Rea Dol was not merely our tour guide but also the director of SOPUDEP school and orphanage. She took us to her school, where the earthquake caused serious damage to classrooms and desks. Rea told us that she released her students early from school merely 30 minutes before the earthquake hit. She lost some good teachers and many children but was spared the grief of watching them die at her school.
Rising above the smell of death and the sight of destruction was the sound of praise. Amidst crushed buildings and fallen telephone poles, the Haitian people stood tall in solidarity despite a country in pain.
“And We will certainly reward you after disciplining you with something of fear and hunger and some loss of substance and of lives and of fruits. Give good tidings to the patiently persevering;” Al-Qur’an 2:155
Day Three: Cite Soleil
Cite Soleil is known as the most dangerous city in Haiti. The youth in Delmas called Cite Soleil “a country within a country.” The people of Cite Soleil are known for fighting with and killing U.N. officers that do too much. Within the city there exists extreme poverty the likes of which many Americans only see on television during a “Save the Children” ad.
I was blessed to go on two different trips to Cite Soleil on two different missions: both to help the people in different ways. My first trip was with the media team on a mission to deliver water to the starving and thirsty people throughout the city.
Once again Rea Dol took us into the heart of the city were many foreigners were afraid to go. On the way into the city, we picked up Jean Ristil, a HERF (Haiti Emergency Relief Fund) worker and local resident. Jean helped us load about 60 bags of water, each filled with about fifty individual size bags, into our pickup truck for distribution.
Nothing could have prepared me for the conditions these people were living in. Many families lived in shantytown style homes with four walls and no running water or plumbing. Some of the neighborhood children were running around naked because their parents could only afford to either feed or clothe them … not both.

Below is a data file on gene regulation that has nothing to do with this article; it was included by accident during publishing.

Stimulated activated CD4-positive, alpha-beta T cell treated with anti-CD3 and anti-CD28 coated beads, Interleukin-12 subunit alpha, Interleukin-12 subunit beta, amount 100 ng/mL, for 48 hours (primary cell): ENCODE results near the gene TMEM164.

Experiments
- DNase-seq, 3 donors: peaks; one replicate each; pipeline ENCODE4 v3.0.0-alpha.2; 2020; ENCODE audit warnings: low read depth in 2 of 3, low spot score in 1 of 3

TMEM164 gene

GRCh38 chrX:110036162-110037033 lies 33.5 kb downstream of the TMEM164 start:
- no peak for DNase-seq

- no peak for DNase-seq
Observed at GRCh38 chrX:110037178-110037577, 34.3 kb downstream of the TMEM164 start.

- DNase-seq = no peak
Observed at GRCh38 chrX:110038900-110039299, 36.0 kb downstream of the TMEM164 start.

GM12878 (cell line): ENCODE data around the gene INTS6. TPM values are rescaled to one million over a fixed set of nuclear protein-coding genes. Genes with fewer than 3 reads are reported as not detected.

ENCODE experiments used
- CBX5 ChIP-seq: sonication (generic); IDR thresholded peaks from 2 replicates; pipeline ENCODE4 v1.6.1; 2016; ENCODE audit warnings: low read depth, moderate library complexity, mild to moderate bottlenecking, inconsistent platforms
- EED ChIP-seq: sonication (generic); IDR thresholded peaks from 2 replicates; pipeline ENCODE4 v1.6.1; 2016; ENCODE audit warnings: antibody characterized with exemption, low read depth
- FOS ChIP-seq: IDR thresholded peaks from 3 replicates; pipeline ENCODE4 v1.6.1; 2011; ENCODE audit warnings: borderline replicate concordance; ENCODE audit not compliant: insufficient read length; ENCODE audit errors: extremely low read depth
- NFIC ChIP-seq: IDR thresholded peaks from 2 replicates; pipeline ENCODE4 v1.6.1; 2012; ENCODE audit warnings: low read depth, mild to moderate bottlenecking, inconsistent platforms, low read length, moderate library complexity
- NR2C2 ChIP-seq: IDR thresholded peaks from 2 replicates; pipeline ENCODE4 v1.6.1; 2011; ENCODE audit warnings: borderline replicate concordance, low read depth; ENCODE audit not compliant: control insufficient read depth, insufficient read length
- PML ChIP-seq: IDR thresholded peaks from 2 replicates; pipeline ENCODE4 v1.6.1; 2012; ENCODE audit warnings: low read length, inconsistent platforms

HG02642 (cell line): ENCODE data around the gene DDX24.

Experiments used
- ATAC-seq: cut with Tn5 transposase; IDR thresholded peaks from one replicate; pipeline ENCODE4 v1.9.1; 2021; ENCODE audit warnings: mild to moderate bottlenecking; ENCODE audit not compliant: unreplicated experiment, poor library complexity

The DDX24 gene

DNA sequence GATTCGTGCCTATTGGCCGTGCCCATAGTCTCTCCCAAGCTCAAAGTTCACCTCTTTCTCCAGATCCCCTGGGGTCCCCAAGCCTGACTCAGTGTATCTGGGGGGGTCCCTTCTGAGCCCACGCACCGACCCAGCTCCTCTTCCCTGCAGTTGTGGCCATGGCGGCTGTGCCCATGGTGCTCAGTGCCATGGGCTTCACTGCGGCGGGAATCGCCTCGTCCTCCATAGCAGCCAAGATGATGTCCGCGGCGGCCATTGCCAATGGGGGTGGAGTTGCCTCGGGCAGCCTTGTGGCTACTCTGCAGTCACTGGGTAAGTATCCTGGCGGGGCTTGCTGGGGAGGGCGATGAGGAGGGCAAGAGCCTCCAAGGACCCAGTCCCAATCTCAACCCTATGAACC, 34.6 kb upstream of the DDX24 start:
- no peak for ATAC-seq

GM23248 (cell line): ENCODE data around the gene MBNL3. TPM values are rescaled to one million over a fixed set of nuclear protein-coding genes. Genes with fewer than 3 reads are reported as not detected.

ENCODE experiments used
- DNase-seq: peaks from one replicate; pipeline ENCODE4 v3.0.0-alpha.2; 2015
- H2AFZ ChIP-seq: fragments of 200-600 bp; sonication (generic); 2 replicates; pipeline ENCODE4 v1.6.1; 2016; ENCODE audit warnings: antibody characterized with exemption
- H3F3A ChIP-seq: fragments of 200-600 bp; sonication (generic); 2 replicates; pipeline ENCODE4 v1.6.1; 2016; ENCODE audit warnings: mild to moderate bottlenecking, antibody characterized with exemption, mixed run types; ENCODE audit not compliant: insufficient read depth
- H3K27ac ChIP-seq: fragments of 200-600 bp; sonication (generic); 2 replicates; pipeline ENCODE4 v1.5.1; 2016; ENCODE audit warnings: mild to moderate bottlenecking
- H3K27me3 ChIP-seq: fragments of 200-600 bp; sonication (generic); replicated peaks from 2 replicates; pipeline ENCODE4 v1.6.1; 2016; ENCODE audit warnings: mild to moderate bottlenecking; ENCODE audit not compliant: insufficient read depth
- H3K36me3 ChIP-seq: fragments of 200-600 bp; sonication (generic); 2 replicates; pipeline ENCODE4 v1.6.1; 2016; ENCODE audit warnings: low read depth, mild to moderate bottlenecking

We entered a tent community of at least a couple thousand people who were living in tents prior to the earthquake due to a serious lack of concern from the local and international governments. In fact, the U.S. government is stationed right outside of this starving tent community, while the food, supplies and clothes everyone sent to Haiti go to waste at the international airport … just sitting there rotting.
With HERF’s help, the media team assisted Rea in distributing water to several prayer services and families throughout Cite Soleil. Adults and children alike walked up as we handed out individual bags of clean water to a starving community of human beings. We didn’t have to drop the water out of helicopters or planes like the Haitians were wild animals; they were extremely polite and civil even in the face of famine.
My second trip to Cite Soleil was with the medical team led by Dr. Chris Zamani. The team pulled into Cite Soleil and within minutes had managed to set up a curbside clinic. Young Haitian mothers began bringing their children to be checked out by Dr. Chris. More and more people came because a doctor coming to their neighborhood was unheard of … a spectacle.
Many of the people were suffering from malnutrition and health conditions resulting from a lack of exposure to proper healthcare. The doctor had to see so many patients back to back that I began to get tired of recording it, but I couldn’t get tired if Dr. Chris and team were still helping the people.
It was in Cite Soleil that I really felt the true purpose of my experience as a Muslim and a journalist: to tell the truth about the real conditions a proud and G’d-fearing people are living in.
“We will put you to trial until We make manifest those among you who strive their utmost, and those who persevere in patience, and We will bring to light your reports.” Al-Qur’an 47:31
I encourage anyone who wants to donate anything to relief efforts that really do get to the Haitian people, please visit haitiaction.net and sfbayview.com. Mention the Haiti delegation on your checks and in emails. For more information on upcoming Haiti speaking events and documentary showings, contact me at firstname.lastname@example.org.
The first Haiti Report Back speaking event will be held Thursday, March 11, 7 p.m., at the Black Dot Café, 1195 Pine St. in West Oakland. Look forward to seeing all supporters of the Haitian struggle there. It is a fundraiser, so cash, checks and medical supplies are appreciated.